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Publication numberUS4519114 A
Publication typeGrant
Application numberUS 06/450,139
Publication dateMay 28, 1985
Filing dateDec 15, 1982
Priority dateDec 15, 1982
Fee statusPaid
Publication number06450139, 450139, US 4519114 A, US 4519114A, US-A-4519114, US4519114 A, US4519114A
InventorsRalph H. Rhyne
Original AssigneeRhyne Fibers, Inc.
Export CitationBiBTeX, EndNote, RefMan
External Links: USPTO, USPTO Assignment, Espacenet
Apparatus and method for cleaning textile fiber
US 4519114 A
Abstract
Apparatus and method for supplementary cleaning of cotton fibers employing a housing having an interior dividing screen separating the housing into two chambers and a fan adapted to entrain the fibers in a moving airstream and direct them into the housing against the screen for passage of the airstream and debris through the screen into one chamber and retention of the fiber in the other chamber. Reciprocably pivoting vanes divert the airstream back and forth across the screen to prevent accumulation of the fiber on the wall under the force of the airstream and to permit the fiber to fall from the wall after impact thereagainst. Alternatively, the conveying conduit may be movably mounted for side-to-side emission of the airstream into the housing. Ion emitters may be located at strategic locations to eliminate electrical attractive forces between the fibers and the debris.
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Claims(14)
I claim:
1. In an apparatus for cleaning textile fibers comprising a substantially enclosed cleaner housing having a perforated interior dividing wall separating said housing into a trash accumulating chamber and a fiber accumulating chamber, the perforations of said dividing wall being of a selected size sufficient for passage therethrough of debris on said fibers but to prevent passage therethrough of said fibers, fiber directing means associated with said cleaner housing for directing said fibers into said fiber accumulating chamber in a direction toward said dividing wall, and pneumatic conveying means associated with said airstream directing means upstream of said fiber accumulating chamber for creating a moving airstream for entraining said fibers therein and impelling said fibers through said airstream directing means into said fiber accumulating chamber for impact with said dividing wall to cause separation of said debris from said fibers by passage of said debris with said airstream through said perforations into said debris accumulating chamber and retention of said fibers in said accumulating chamber, the improvement comprising a pair of planar deflecting vanes pivotably mounted in said housing on opposite sides of said airstream directing means and operably connected for reciprocatory movement in generally parallel relation for reciprocably directing said fiber entrained airstream back and forth across the transverse extent of said dividing wall, whereby said fiber entrained airstream is continuously diverted away from said fibers following their impact against said dividing wall to prevent extended or progressive accumulation of said fibers on said dividing wall under the retaining impetus of said fiber entrained airstream and to permit said fibers to gravitationally fall from said dividing wall following said impact thereagainst.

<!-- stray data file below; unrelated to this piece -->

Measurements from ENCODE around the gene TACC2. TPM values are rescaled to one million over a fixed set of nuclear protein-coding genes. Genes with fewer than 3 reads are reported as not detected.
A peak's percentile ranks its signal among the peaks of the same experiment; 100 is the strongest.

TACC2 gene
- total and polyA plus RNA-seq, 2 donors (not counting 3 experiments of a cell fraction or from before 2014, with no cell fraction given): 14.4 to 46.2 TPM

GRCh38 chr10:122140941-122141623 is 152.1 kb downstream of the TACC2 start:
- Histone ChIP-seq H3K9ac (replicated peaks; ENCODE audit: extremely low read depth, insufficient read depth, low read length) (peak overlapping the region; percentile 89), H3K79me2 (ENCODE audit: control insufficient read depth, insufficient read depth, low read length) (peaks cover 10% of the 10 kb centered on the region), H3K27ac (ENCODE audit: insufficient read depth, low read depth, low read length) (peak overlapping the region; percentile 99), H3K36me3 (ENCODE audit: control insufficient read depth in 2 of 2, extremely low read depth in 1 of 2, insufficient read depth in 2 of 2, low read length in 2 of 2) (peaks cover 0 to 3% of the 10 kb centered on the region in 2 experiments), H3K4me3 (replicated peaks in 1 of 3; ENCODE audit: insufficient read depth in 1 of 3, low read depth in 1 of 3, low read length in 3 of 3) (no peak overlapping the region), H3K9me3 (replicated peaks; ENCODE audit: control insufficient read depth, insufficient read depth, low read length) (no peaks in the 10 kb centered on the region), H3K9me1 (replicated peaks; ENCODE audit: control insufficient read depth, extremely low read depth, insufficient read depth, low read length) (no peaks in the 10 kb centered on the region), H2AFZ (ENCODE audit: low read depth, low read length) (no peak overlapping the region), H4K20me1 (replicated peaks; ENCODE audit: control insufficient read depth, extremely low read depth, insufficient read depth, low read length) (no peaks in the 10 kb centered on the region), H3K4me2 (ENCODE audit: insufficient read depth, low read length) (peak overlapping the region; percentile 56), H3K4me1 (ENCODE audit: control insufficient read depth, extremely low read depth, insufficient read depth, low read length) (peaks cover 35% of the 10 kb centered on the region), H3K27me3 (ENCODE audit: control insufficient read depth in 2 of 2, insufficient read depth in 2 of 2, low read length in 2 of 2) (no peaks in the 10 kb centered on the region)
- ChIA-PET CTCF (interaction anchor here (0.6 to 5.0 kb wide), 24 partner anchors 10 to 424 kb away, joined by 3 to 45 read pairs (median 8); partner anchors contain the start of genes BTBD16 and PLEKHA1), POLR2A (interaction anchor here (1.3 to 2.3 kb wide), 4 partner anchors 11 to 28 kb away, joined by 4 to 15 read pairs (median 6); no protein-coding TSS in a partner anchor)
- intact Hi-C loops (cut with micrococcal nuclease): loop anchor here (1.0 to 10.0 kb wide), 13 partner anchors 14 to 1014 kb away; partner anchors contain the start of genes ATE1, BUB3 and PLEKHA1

2. Apparatus for cleaning textile fibers according to claim 1 and characterized further in that said dividing wall comprises a screen disposed generally vertically in said housing.
3. Apparatus for cleaning textile fibers according to claim 2 and characterized further by fiber withdrawal means in operative fluid communication with said housing at the lower end of said fiber accumulating chamber for withdrawing said fibers therefrom.
4. Apparatus for cleaning textile fibers according to claim 3 and characterized further in that said screen includes an inclined lower portion for directing said usable fibers to said fiber withdrawal means.
5. Apparatus for cleaning textile fibers according to claim 1 and characterized further in that said pneumatic conveying means includes high speed fan means arranged to create said moving airstream at a sufficiently high velocity to cause said fibers entrained therein to be impacted against said dividing wall with sufficient force to cause loosening and separation of said debris from said fibers.
6. Apparatus for cleaning textile fibers according to claim 1 and characterized further by means for emitting ions into said fiber entrained airstream for neutralizing static electrical charges in said fibers to eliminate electrical attractive forces between said fibers and said debris.
7. Apparatus for cleaning textile fibers according to claim 6 and characterized further in that said ion emitting means includes at least one ion emitter disposed intermediate said pneumatic conveying means and said housing and at least one other ion emitter disposed in said fiber accumulating chamber of said housing.
8. Apparatus for cleaning textile fibers according to claim 1 and characterized further in that said housing includes a door opening into said debris accumulating chamber for withdrawal therefrom of said debris collected therein.